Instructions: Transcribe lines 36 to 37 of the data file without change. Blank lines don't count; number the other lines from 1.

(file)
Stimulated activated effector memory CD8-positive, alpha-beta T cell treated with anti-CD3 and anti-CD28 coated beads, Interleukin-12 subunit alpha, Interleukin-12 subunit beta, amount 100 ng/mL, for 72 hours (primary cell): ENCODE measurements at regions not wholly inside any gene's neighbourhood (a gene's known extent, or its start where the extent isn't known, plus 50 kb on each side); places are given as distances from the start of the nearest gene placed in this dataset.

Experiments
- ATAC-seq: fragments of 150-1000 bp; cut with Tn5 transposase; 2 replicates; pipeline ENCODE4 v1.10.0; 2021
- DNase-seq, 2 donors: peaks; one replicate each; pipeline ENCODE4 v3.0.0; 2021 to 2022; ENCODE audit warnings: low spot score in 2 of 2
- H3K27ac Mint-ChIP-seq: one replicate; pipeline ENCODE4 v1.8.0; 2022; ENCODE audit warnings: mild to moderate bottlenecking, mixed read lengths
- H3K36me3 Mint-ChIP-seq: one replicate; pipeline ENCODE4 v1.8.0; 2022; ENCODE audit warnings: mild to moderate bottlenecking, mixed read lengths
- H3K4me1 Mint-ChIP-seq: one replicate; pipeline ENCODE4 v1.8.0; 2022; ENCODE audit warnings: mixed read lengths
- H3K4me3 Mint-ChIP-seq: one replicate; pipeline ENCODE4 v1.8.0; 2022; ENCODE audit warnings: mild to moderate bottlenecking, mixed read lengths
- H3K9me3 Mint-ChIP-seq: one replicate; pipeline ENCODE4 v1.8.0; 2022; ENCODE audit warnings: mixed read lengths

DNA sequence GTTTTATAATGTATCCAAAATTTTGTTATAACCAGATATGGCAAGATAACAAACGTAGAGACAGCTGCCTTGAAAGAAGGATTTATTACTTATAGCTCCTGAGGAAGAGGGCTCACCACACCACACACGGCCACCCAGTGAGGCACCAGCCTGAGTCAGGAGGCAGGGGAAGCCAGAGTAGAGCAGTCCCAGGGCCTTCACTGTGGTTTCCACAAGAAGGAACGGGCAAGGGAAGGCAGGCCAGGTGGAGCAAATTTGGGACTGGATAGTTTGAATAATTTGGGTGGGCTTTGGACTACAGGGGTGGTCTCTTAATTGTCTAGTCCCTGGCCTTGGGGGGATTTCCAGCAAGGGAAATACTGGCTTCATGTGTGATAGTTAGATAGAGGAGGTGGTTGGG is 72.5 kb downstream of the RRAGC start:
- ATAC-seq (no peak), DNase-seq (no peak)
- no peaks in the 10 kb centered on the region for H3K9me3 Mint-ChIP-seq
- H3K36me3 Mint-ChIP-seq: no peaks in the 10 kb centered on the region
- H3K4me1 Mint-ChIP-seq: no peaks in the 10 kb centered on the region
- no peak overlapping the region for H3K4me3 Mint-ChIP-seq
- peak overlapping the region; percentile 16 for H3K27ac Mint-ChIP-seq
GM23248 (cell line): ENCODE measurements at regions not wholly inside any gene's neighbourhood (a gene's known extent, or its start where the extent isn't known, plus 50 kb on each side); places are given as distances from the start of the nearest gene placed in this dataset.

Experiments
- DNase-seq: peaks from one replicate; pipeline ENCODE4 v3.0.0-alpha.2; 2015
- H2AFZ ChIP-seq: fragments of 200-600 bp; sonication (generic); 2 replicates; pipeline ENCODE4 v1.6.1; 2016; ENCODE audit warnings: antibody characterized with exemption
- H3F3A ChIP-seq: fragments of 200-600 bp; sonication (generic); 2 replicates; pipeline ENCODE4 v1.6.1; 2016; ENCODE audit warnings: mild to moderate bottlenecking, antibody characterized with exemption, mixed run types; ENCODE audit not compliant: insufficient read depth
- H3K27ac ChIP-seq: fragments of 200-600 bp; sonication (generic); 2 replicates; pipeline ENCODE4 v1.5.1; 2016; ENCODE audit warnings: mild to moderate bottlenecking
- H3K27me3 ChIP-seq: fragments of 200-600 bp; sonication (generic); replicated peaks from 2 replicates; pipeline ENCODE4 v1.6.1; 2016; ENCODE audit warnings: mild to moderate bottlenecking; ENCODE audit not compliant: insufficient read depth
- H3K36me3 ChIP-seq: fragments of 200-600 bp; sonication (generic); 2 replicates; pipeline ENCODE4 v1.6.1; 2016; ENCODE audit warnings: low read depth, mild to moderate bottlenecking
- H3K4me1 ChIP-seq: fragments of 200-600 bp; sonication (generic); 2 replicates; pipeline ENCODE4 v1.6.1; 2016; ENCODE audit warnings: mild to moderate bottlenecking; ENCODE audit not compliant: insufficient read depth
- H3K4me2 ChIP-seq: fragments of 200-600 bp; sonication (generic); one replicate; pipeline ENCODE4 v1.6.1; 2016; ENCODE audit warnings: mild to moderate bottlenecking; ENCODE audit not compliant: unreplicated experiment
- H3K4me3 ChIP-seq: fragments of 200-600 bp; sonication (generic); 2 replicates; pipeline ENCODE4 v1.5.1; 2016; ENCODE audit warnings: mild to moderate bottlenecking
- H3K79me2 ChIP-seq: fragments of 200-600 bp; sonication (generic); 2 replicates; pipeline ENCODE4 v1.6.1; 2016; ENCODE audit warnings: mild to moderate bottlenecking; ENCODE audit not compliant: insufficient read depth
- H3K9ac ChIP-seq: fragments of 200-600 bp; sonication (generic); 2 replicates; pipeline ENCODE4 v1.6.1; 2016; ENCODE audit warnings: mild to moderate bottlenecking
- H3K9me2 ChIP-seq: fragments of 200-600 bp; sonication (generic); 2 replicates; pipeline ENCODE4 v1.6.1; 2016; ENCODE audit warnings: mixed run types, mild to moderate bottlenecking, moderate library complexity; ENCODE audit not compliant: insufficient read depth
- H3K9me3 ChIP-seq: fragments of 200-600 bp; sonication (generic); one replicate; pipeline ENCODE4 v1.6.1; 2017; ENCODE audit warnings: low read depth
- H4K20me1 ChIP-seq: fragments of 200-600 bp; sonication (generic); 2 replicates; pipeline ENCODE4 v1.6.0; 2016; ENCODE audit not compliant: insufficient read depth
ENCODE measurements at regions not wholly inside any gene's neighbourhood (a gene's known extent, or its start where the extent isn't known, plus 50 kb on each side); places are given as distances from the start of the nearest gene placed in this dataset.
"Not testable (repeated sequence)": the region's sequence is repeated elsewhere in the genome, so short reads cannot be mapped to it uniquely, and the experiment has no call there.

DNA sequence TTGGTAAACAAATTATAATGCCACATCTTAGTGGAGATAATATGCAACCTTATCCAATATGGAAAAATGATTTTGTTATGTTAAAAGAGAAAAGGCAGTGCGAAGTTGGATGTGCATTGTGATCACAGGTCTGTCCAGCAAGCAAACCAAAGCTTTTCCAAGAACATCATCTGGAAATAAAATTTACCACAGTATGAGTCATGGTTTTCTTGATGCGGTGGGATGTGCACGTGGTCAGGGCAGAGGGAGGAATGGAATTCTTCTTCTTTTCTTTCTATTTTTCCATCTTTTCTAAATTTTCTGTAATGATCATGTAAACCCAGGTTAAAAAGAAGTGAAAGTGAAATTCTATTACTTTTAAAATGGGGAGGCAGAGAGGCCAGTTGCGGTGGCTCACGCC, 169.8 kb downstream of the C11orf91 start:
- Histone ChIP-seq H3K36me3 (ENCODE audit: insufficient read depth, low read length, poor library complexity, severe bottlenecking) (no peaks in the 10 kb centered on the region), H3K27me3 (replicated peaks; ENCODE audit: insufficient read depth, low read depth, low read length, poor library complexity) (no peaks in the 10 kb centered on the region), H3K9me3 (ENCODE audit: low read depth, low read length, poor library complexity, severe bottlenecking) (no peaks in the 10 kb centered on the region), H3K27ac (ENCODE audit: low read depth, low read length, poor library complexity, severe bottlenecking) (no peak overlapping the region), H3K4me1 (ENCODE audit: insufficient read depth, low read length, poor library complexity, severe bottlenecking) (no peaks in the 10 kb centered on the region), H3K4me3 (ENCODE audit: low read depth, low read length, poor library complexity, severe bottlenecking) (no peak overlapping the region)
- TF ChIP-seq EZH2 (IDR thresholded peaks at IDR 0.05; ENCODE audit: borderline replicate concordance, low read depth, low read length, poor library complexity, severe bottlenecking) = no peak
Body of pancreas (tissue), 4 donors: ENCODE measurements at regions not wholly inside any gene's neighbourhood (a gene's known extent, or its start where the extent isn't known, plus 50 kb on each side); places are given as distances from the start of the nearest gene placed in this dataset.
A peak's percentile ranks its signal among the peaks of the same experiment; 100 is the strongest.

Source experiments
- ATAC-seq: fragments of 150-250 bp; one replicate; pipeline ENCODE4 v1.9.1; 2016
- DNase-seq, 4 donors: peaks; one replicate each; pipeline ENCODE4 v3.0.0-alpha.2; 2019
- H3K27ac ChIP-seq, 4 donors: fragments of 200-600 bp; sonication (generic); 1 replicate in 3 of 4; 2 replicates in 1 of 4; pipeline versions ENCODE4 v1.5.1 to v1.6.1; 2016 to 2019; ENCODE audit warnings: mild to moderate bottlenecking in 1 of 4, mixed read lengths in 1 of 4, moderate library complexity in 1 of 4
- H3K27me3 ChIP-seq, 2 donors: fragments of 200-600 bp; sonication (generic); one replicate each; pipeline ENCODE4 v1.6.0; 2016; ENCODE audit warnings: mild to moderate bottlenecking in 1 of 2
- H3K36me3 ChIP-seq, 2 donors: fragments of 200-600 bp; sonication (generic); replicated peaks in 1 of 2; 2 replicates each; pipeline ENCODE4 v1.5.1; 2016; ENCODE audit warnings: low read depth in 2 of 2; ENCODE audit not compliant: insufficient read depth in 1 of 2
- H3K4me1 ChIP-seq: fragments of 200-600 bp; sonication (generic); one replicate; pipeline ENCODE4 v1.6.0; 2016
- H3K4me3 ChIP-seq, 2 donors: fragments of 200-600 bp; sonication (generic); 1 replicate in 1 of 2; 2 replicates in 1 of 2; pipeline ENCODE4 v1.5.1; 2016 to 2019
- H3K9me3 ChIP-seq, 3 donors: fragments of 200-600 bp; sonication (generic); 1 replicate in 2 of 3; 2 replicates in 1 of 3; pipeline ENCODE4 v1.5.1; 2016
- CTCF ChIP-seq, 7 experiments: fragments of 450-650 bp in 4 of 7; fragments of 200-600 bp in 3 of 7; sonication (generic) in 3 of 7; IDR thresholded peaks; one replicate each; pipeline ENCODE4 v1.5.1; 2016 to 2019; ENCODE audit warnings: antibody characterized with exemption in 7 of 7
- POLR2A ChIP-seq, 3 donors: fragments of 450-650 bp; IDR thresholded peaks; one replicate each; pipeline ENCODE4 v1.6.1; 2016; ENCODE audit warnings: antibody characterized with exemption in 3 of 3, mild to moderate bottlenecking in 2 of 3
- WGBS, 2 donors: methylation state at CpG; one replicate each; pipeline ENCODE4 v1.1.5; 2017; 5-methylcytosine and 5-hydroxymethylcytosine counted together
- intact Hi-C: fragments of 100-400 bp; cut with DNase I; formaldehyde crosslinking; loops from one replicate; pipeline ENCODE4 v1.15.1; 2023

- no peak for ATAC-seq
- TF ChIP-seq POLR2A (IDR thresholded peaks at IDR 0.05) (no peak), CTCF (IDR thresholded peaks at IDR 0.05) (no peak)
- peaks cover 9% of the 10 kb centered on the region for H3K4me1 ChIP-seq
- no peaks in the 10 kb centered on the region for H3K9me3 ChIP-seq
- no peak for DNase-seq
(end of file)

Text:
- Histone ChIP-seq H3K36me3 (ENCODE audit: insufficient read depth, low read length, poor library complexity, severe bottlenecking) (no peaks in the 10 kb centered on the region), H3K27me3 (replicated peaks; ENCODE audit: insufficient read depth, low read depth, low read length, poor library complexity) (no peaks in the 10 kb centered on the region), H3K9me3 (ENCODE audit: low read depth, low read length, poor library complexity, severe bottlenecking) (no peaks in the 10 kb centered on the region), H3K27ac (ENCODE audit: low read depth, low read length, poor library complexity, severe bottlenecking) (no peak overlapping the region), H3K4me1 (ENCODE audit: insufficient read depth, low read length, poor library complexity, severe bottlenecking) (no peaks in the 10 kb centered on the region), H3K4me3 (ENCODE audit: low read depth, low read length, poor library complexity, severe bottlenecking) (no peak overlapping the region)
- TF ChIP-seq EZH2 (IDR thresholded peaks at IDR 0.05; ENCODE audit: borderline replicate concordance, low read depth, low read length, poor library complexity, severe bottlenecking) = no peak